Visual Studio 2022 17.8 Preview 1 has arrived!
Hot on the heels of the General Availability of Visual Studio v17.7, (Visual Studio 2022 – 17.7 Now Available) we’re thrilled to introduce the next set of enhancements that aim to streamline your workflow and boost your productivity.
In this preview, we’re bringing you features that can significantly improve your day-to-day tasks. From creating a PR directly within Visual Studio to a case-preserving search & replace across multiple files, we’re making your tasks simpler and more efficient. We’ve also extended IntelliTest support for .NET 6+ and .NET Standard, making it easier to generate and manage unit tests
With something for every developer, browse this comprehensive list of enhancements and let us know which of these enhancements is your favorite:
|C++ and Game Development
|Debugging and Diagnostics
You can delve into the complete list of enhancements by checking out the Visual Studio 2022 17.8 Preview 1 Release Notes, and we always love to know what you think with feedback through Developer Community: reports of any bugs or issues via report a problem and share your suggestions for new features or improvements to existing ones.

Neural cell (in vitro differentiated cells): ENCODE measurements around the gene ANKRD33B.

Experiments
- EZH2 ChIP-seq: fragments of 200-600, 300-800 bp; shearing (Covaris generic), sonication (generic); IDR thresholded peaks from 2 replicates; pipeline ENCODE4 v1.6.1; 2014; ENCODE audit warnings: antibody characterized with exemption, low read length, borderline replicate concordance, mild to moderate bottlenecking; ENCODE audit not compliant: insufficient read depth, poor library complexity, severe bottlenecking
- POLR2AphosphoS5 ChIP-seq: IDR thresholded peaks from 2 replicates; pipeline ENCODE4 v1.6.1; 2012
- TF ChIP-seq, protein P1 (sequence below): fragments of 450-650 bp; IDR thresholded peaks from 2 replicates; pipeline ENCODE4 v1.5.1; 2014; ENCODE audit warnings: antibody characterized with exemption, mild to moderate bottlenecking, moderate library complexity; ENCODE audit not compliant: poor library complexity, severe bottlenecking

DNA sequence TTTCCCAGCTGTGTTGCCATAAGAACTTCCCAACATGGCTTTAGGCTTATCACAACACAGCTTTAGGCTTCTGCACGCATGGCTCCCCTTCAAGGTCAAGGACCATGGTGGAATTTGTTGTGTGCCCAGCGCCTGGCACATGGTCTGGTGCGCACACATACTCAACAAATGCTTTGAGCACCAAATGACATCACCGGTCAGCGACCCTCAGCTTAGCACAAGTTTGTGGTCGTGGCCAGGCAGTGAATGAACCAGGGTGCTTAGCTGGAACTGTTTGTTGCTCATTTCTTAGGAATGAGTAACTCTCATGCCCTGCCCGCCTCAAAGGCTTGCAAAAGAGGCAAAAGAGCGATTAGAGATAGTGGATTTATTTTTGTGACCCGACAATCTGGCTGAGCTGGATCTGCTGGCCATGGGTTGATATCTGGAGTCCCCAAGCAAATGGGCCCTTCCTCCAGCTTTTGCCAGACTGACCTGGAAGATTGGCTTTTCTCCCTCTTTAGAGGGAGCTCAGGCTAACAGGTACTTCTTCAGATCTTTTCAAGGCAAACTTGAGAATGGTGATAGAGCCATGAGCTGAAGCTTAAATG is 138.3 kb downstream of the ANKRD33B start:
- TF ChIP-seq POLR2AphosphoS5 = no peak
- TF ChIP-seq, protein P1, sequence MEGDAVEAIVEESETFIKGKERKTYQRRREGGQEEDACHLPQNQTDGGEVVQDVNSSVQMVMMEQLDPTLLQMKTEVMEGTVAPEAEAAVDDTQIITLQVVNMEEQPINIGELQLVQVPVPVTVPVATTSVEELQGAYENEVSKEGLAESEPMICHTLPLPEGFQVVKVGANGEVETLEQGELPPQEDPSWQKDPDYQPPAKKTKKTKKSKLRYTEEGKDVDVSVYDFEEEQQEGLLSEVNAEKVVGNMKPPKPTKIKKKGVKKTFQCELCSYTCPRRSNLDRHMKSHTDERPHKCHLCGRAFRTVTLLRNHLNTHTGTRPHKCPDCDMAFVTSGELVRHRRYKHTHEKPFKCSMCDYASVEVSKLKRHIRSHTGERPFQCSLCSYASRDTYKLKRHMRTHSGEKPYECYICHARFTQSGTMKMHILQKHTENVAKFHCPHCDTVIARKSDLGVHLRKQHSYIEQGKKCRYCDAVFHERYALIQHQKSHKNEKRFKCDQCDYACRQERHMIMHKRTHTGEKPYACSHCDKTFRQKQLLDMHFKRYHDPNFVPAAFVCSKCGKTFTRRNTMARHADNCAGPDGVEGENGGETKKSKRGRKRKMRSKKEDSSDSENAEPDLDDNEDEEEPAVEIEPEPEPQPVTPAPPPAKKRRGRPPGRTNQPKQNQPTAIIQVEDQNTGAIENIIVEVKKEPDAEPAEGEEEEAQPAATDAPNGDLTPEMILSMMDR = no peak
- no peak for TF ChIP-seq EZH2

Add Reviewers to your Pull Requests
We see lots of engagement on this Developer Community ticket. In response, we are improving on the pull request experience added in preview 17.7, and you can now add your reviewers to your pull requests in Visual Studio for both Azure DevOps and GitHub.
Try this out by clicking on the “Create a Pull Request” link that appears on push, or by selecting Git > GitHub or Azure DevOps > New Pull Request from the top level menu. Then, navigate to the Reviewers section and search for the reviewers you’d like to add.
We plan to continue making updates to improve this pull request experience, so please share your feedback about this feature here.